My Student Exchange Experience – 2 weeks of sun, fun and pharmacy

Olivia Fisher

I was nervous but excited to embark on my student exchange programme (SEP) journey to Split, Croatia. I arrived by plane and was greeted by my host, Tomislav. He took me to my apartment where I met my six new house mates whom I would be staying with for the next two weeks. I unpacked and settled in, ready to start my community pharmacy placement the next day.

I was very anxious to be working in a country in which I didn’t speak the language. However, almost every member of staff at the pharmacy spoke English which made communicating quite easy. I also only had to work 4 hours a day which left me with plenty of time to explore the beautiful city!

Due to the language barrier with the patients, my placement was mostly observational. However, I was able to unpack orders and help in the making and diluting of creams. Even though it was less hands on than I expected it to be, it was great to observe the differences in pharmacy practice between Croatia and England. I observed that there were less rules which made the overall dispensing process much quicker. For example, boxes were not labelled and packets were not split. This also led to fewer customer complaints as patients didn’t have to wait too long for their medications. However, I did question whether this affected the safety of their practice.

The pharmacy also didn’t run any services such as medicines use reviews (MURs), the new medicines service (NMS), smoking cessation etc. There was also no consultation room and patient consultations only occurred over the counter when a patient walked in. For example, they administer morning after pills over the counter which can be embarrassing for the customers. Although this freed up the pharmacist’s time, this meant that there was very little opportunity for pharmacists to build up a relationship with their patients. I spoke to a pharmacist about the lack of services and she expressed that she is very jealous of the amount that the UK have. She told me that Croatian Pharmacists have been campaigning for more services for a while and that having these would make pharmacists feel as if their knowledge and expertise were being better used.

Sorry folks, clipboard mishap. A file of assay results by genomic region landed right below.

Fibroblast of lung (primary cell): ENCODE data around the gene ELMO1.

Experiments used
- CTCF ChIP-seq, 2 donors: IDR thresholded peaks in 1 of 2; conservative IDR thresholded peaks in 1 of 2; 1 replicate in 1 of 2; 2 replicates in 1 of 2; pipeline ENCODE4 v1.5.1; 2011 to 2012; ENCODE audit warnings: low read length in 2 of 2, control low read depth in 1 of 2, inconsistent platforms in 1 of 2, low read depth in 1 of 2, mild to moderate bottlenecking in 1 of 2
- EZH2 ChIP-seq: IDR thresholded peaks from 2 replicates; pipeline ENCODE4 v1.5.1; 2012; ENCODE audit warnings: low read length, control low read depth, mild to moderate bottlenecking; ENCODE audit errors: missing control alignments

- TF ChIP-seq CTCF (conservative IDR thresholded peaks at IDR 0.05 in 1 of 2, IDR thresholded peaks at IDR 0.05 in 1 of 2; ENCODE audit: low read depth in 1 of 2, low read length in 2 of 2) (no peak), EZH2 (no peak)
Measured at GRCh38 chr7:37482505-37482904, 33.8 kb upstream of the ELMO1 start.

I also observed that the payment system is different within their country and that medicines can be paid or partly paid for by a health insurance scheme. Instead of a standard prescription charge, all medicines cost different amounts.

Outside of the pharmacy, I took part in a range of sight-seeing and social events. Croatia is a beautiful country, and with only short shifts and weekends off, we had plenty of time to explore. For example, I visited several national parks, islands, beaches and historical towns. I was also able to taste some Dalmatian food and explore the night clubbing scene!

The most amazing thing about this experience was living with six other pharmacy students from different countries. Between us we had students from France, Turkey, Poland and England. It was interesting to hear about how pharmacy works in different countries, and I was surprised to find out that England offers one of the shortest MPharm degrees. It was also great to experience living with people from different cultures and to practise communicating with a language barrier. During the second week, each nationality picked their own popular dish to cook for the rest of the apartment. I made bangers and mash!

As we were all living in the same apartment, we were forced to communicate from day one, because of this, I was able to make some fantastic friendships and make some incredible memories.

SEP will definitely be an experience that I will never forget.

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